When you buy a container of ice cream, you may think that a quart is a quart until you learn that one brand contains a lot more air than another. You can weigh the two containers and you’ll know that the heavier one contains more product. The same is true for gases: two tanks may be “full” from the top to the bottom, but the volume of stored gas is based on density, which is mostly determined by pressure.
Like most common gases, oxygen expands to fill its container. But how much oxygen is actually inside? You may know that an oxygen cylinder contains some number of cubic feet of oxygen, but the cylinder doesn’t look like it could possibly hold that much. It’s the compressibility of oxygen that makes it possible to squeeze a mass of gas into a small space.
Gas Measurement Standards
The two factors that affect gas density are pressure and temperature. Raising the pressure increases density and lowering it decreases density. With temperature, it’s the opposite; high temperature lowers the density and low temperature increases it. As a practical matter, pressure is far more significant, but you need to know both to take accurate measurements.
Since temperature and pressure are critical to the accurate measurement of gases, engineers have defined Standard Temperature and Pressure or STP. As it turns out, there are multiple STP standards. Learn more here. For this post I’ll use the NIST standard, which is 20 °C with absolute pressure of 1 atm / 14.7 psi.
An “S” in front of a gas volume or flow designation implies STP, e.g. SLPM stands for “Standard Liters per Minute”. LPM and CFM are infrequently written as ALPM and ACFM, where the “A” implies “Actual Temperature and Pressure” (ATP). The rule-of-thumb is that the absence of “S” implies ATP.
NOTE: You may also see “NLPM”, which stands for “normal liters per minute”, a standard that is more commonly used in Europe.
HVO Scenario: How much oxygen fits in a tank?
Let’s model a simple scenario with an HVO system that has four 10 LPM oxygen concentrators. For the tank, assume a liquid volume of 303 liters (80 gallons) and a maximum pressure of 150 psi. We can calculate the volume of oxygen in the tank at pressure using this formula from the ideal gas law:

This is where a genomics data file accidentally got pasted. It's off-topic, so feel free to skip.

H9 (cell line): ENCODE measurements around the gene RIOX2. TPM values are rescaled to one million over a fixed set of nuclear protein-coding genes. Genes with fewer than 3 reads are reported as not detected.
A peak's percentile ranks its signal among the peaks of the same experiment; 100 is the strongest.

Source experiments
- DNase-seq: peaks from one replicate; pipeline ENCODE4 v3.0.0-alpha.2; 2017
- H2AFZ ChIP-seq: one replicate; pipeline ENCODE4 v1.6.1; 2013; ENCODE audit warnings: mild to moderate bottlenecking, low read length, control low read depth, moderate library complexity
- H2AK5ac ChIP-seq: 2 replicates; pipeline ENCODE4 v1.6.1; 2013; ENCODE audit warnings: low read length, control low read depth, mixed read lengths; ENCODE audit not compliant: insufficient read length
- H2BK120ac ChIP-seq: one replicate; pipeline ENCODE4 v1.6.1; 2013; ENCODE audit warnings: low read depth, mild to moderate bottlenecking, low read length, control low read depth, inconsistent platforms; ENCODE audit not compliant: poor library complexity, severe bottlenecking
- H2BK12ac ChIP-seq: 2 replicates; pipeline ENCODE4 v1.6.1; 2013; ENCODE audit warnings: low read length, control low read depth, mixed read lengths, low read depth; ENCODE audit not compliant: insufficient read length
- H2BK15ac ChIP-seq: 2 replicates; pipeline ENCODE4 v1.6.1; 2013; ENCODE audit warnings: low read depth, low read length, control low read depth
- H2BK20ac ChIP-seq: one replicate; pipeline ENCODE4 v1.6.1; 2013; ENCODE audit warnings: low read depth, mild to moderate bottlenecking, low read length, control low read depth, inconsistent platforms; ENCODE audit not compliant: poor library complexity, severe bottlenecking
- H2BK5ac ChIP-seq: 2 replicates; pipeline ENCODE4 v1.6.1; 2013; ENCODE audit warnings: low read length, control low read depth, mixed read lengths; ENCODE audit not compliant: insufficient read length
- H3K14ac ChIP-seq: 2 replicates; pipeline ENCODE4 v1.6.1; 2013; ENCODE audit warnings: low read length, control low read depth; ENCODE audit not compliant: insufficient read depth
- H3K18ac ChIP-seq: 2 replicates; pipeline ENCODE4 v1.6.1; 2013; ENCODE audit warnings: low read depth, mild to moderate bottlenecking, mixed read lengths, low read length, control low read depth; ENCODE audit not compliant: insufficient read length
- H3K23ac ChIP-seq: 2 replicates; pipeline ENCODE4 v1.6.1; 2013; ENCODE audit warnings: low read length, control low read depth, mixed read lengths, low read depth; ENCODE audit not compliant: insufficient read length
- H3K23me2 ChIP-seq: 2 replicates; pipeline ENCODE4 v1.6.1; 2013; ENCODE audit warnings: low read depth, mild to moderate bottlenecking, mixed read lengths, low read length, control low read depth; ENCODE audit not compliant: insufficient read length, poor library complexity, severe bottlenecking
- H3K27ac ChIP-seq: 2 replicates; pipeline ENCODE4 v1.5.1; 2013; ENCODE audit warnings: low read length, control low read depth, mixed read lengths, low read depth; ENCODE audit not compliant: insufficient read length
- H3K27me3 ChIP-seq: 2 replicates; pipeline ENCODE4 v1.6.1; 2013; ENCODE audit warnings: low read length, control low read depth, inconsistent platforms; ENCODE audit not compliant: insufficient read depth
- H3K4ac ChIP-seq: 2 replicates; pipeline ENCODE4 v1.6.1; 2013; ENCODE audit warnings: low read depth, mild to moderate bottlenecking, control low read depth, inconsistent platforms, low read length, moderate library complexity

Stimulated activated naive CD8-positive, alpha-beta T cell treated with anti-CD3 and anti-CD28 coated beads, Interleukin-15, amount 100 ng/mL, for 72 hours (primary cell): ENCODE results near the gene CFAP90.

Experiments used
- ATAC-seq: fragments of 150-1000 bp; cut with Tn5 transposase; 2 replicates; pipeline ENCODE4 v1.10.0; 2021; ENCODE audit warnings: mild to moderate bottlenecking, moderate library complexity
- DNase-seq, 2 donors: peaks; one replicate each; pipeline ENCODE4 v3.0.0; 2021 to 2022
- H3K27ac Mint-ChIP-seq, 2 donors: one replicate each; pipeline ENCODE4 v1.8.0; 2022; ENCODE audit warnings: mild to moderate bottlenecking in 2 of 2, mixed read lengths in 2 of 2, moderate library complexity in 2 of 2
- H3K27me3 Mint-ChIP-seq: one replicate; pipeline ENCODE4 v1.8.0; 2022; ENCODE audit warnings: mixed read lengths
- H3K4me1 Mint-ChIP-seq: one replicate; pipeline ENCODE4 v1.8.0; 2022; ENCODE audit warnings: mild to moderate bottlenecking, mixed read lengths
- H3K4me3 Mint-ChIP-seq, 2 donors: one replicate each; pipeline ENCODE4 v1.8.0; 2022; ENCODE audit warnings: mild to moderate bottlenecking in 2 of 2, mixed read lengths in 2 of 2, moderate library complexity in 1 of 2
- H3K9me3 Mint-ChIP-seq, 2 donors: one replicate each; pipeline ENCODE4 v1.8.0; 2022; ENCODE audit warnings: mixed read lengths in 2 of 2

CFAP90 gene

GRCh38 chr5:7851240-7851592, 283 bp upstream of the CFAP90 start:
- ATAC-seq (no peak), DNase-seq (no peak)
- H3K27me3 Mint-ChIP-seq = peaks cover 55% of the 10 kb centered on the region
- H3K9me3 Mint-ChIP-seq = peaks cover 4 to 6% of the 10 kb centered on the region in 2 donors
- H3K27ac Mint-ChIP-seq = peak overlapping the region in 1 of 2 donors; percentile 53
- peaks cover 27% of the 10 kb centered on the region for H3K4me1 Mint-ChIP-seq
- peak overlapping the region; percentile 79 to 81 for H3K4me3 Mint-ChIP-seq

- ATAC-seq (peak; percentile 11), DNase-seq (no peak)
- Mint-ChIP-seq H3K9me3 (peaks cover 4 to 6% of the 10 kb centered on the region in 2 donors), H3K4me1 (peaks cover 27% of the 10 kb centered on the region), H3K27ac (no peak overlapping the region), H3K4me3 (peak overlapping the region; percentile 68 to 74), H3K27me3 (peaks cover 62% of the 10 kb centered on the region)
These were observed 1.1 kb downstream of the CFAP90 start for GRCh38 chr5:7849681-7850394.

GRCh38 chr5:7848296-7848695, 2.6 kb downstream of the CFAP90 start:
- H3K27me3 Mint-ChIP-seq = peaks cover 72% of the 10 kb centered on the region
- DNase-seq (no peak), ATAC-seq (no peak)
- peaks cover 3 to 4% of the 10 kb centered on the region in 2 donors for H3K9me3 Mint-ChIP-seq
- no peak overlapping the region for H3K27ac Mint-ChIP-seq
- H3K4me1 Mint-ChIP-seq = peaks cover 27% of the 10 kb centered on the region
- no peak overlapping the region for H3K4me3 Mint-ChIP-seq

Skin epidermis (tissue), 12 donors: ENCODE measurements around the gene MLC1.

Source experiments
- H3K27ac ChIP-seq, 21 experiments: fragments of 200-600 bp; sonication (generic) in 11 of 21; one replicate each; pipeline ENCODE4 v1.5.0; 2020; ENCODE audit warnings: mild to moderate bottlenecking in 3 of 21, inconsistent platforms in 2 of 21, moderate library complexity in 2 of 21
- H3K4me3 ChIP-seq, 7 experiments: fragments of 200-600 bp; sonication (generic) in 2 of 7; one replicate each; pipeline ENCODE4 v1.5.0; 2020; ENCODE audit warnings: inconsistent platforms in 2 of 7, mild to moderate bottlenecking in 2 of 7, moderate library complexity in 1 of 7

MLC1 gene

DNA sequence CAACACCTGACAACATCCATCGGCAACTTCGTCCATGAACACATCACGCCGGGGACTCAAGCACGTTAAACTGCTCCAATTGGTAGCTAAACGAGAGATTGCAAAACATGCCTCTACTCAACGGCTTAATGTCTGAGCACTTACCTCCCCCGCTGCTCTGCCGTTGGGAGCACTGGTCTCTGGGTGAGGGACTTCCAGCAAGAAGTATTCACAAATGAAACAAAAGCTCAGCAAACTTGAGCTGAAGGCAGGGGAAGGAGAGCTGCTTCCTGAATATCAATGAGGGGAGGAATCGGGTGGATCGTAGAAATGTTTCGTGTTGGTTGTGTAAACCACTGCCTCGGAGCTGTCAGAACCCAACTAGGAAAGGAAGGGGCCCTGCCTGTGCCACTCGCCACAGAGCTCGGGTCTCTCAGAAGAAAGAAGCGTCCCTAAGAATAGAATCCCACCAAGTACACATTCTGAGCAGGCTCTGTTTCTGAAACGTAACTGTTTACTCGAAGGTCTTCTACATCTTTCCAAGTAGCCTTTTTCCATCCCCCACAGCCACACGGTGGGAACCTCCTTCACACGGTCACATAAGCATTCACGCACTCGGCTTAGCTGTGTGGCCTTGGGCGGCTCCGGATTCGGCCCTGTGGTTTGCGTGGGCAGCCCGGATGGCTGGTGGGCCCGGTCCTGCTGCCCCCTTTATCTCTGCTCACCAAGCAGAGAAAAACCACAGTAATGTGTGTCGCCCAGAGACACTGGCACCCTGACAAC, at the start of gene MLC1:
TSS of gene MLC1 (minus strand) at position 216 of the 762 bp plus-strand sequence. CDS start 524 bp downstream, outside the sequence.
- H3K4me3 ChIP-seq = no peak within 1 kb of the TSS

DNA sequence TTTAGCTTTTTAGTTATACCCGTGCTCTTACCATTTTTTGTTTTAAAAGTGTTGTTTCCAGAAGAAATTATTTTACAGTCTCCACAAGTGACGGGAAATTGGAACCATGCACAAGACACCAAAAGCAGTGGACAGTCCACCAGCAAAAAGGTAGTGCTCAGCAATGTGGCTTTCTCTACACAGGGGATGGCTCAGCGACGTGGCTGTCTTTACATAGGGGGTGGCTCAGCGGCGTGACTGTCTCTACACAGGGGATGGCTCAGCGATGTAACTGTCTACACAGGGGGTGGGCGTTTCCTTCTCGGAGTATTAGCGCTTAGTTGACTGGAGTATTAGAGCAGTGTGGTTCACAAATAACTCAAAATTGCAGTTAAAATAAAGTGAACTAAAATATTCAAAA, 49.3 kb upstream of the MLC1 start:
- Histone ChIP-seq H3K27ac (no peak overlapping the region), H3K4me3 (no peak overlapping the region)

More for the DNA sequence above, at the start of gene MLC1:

PV = nRT
In the above, P represents pressure, V is volume, n is the number of moles of oxygen, R is the gas constant, and T is the absolute temperature. By assuming that temperature is constant, we can simplify the formula to:
P1 x V1 / P2 = V2
In our scenario, P1 represents the pressure in the storage tank, which is 150 psi. V1 is the liquid volume of the tank, which is 303 liters. P2 is the atmospheric pressure. We’ll use sea level, which is 14.7 psi. V2 is the answer we are seeking, which is the volume of stored gas at pressure:
150 psi x 303 liters / 14.7 psi = 3091.8 liters
To convert liters to cubic feet, divide by the constant 28.317, which yields 109.2 CF.
How Long Does it Take to Fill a Tank?
Our 80 gallon tank can hold 3091.8 liters at 150 psi. But how long will it take to fill the tank if we start empty and no oxygen is being used? Simply divide 3091.8 by 40 SLPM (since we have four 10 LPM concentrators) and you get 1.29 hours or 1 hour 17 minutes 24 seconds.
How about the amount of time needed to fill from 100 to 150 psi? Using the formula above, 100 psi x 303 liters / 14.7 psi = 2061.2 liters. If we subtract this number from 3091.8, we get 1030.6 liters. Divide that by 40 SLPM and we get the answer: 25.75 minutes or 25 minutes 45 seconds.
In this article, we’ve learned about gas density, Standard Temperature and Pressure, and how to calculate the volume of gas in a tank at pressure.
In Part 2, we’ll learn how to account for discharge pressure when sizing an HVO system.